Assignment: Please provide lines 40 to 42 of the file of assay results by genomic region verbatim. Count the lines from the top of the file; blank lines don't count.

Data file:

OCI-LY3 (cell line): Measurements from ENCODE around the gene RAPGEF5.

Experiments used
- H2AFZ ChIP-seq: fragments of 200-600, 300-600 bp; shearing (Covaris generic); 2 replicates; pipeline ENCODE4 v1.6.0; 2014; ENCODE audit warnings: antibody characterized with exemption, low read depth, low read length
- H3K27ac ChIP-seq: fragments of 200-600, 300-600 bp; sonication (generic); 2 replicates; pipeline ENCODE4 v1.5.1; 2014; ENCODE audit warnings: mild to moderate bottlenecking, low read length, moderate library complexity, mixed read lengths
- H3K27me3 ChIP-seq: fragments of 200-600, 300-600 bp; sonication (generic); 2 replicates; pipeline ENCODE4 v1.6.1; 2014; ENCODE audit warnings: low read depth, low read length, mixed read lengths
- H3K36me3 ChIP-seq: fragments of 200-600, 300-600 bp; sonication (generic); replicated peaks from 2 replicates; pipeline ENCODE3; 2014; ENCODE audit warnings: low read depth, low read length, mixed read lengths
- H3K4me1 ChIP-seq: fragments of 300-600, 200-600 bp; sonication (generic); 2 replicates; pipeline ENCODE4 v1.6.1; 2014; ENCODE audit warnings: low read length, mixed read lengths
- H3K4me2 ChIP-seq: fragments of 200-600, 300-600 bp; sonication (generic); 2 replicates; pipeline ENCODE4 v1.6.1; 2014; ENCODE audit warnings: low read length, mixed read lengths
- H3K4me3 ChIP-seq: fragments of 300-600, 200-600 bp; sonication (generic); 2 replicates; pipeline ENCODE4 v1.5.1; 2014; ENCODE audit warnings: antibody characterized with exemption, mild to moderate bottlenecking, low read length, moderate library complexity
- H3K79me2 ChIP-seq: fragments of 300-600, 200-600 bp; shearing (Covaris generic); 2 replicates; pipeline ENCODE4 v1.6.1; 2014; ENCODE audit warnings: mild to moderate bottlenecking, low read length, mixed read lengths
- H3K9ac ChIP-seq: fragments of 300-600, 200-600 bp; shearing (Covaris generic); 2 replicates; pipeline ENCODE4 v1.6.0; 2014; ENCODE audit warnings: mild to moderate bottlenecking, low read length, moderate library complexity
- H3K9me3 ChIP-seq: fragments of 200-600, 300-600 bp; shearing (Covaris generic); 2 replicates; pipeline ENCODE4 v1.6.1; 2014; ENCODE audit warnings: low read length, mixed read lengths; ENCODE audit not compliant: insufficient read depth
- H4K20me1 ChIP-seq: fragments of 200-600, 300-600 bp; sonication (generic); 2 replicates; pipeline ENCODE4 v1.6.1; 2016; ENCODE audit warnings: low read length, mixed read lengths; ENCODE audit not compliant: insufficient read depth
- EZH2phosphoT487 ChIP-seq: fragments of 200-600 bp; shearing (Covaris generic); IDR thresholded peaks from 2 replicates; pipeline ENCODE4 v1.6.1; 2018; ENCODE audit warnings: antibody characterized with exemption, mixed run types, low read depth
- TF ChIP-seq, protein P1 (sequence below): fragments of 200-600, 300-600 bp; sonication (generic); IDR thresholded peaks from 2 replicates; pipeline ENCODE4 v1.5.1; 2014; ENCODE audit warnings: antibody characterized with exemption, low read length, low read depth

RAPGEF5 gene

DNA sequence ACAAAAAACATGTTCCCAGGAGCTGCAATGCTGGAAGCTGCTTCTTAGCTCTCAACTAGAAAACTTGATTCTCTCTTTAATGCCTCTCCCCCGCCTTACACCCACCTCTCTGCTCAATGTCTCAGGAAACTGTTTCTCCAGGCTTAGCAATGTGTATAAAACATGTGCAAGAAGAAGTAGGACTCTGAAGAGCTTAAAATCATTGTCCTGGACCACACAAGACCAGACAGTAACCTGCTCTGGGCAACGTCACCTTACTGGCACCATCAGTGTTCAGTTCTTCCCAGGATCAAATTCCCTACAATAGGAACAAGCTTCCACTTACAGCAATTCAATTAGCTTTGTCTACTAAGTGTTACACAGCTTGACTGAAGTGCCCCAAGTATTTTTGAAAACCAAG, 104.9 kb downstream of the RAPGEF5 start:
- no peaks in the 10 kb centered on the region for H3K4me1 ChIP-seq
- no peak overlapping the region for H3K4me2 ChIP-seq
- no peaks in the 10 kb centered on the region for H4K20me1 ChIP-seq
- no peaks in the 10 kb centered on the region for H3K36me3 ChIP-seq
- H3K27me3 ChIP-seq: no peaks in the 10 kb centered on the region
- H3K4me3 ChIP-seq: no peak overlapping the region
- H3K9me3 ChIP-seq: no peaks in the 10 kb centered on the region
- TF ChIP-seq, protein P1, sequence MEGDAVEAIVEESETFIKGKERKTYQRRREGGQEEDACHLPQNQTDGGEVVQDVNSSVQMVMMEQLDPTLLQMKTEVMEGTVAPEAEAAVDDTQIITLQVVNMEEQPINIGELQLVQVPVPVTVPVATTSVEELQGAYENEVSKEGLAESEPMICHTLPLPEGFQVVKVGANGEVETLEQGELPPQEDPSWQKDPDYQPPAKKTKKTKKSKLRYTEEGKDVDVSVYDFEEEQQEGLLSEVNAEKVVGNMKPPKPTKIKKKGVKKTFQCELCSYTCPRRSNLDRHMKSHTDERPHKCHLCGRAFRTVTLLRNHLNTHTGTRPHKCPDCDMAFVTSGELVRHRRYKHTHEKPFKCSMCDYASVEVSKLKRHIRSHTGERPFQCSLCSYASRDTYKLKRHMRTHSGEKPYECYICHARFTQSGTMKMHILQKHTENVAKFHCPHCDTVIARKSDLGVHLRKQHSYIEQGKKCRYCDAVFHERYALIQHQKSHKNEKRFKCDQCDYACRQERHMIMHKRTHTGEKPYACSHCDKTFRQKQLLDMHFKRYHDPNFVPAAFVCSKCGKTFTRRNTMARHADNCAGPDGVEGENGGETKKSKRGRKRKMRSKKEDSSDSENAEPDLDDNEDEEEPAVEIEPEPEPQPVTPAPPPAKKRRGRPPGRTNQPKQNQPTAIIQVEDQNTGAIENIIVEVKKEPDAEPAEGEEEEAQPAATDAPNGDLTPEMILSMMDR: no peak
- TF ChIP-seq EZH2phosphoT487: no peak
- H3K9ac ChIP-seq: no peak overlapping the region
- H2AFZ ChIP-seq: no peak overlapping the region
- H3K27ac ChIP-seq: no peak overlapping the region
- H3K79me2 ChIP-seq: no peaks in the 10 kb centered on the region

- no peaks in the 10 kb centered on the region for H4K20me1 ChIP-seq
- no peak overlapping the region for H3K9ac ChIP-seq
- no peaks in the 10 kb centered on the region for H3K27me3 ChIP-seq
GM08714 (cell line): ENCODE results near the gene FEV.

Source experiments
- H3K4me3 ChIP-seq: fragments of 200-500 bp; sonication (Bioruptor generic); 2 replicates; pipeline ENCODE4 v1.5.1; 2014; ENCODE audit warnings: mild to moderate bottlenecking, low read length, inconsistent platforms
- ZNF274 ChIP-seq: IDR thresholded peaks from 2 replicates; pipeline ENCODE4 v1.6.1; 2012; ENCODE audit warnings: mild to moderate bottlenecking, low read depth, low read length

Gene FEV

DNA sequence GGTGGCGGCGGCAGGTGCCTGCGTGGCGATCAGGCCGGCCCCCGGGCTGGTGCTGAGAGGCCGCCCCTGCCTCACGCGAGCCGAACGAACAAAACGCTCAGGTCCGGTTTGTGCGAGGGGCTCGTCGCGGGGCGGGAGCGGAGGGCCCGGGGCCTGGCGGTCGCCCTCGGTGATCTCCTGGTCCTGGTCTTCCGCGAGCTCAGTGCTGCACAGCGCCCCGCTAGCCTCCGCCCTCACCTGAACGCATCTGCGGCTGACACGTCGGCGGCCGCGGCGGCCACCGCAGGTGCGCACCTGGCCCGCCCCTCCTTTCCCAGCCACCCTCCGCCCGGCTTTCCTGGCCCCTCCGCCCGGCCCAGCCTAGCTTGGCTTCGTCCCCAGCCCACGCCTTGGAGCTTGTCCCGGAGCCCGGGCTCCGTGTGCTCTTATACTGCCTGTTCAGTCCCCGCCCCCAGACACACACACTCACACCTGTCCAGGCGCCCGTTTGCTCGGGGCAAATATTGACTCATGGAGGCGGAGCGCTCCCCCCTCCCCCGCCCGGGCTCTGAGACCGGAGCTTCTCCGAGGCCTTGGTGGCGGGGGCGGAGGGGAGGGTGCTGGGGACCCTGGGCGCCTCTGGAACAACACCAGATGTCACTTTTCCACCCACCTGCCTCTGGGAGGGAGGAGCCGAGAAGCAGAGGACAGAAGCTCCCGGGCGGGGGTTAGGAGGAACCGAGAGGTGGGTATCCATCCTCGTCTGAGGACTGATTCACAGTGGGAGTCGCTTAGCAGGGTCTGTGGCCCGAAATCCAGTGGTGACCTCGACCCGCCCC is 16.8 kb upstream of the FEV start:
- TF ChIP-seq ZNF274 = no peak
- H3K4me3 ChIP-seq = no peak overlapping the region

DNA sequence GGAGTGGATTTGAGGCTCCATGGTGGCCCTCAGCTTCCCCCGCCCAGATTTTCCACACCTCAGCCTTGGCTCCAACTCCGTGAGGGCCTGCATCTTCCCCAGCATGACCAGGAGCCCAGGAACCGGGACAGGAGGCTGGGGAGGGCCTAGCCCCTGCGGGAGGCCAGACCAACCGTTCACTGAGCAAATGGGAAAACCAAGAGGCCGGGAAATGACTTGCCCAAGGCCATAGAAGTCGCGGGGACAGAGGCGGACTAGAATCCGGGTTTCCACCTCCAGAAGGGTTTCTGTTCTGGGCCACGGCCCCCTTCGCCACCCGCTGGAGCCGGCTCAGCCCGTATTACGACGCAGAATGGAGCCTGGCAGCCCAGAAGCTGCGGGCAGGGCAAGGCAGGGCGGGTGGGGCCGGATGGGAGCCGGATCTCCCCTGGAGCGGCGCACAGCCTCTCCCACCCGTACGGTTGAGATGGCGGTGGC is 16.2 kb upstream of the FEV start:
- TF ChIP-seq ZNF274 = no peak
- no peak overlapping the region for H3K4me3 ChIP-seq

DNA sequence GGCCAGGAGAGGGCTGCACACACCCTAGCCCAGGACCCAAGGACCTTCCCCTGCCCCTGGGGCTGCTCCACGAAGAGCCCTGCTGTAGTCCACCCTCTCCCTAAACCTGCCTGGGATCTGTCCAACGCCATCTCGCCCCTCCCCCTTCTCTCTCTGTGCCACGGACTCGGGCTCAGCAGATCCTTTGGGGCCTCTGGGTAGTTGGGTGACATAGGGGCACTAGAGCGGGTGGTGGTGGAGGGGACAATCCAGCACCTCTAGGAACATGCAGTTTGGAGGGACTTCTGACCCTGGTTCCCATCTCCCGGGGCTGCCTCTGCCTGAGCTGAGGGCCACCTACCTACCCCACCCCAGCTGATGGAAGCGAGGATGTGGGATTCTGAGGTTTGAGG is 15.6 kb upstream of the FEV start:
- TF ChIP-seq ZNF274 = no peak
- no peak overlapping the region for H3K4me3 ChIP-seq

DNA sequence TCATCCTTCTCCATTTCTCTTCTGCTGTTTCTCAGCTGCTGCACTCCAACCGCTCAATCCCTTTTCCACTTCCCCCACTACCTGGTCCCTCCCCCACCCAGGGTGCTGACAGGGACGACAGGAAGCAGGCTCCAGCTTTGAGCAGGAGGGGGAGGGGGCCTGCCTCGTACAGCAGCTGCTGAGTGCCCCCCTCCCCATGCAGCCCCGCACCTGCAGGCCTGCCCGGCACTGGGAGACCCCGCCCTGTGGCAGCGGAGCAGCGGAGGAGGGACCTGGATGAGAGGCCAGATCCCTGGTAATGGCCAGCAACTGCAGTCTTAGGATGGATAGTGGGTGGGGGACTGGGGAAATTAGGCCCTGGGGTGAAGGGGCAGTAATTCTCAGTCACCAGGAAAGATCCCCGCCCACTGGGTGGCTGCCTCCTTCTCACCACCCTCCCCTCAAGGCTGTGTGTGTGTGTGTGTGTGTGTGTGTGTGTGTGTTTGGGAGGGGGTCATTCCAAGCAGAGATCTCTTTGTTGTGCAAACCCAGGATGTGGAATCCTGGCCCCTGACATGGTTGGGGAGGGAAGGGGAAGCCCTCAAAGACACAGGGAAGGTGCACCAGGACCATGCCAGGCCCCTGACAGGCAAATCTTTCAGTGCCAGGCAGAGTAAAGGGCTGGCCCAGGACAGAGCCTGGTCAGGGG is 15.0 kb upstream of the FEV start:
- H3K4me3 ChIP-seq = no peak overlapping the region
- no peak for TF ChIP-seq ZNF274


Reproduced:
- TF ChIP-seq ZNF274 = no peak
- H3K4me3 ChIP-seq = no peak overlapping the region

DNA sequence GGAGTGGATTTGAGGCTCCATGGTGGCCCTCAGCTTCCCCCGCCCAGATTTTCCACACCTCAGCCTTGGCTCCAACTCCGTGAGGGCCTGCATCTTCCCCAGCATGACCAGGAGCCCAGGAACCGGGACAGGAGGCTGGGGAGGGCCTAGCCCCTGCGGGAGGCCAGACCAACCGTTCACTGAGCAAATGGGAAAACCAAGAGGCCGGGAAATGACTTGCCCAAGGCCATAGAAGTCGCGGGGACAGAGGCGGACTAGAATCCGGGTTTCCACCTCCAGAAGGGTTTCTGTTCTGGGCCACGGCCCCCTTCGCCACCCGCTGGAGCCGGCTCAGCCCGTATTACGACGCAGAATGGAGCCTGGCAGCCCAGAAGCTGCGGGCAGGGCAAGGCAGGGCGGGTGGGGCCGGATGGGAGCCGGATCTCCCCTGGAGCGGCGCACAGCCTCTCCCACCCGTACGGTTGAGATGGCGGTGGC is 16.2 kb upstream of the FEV start: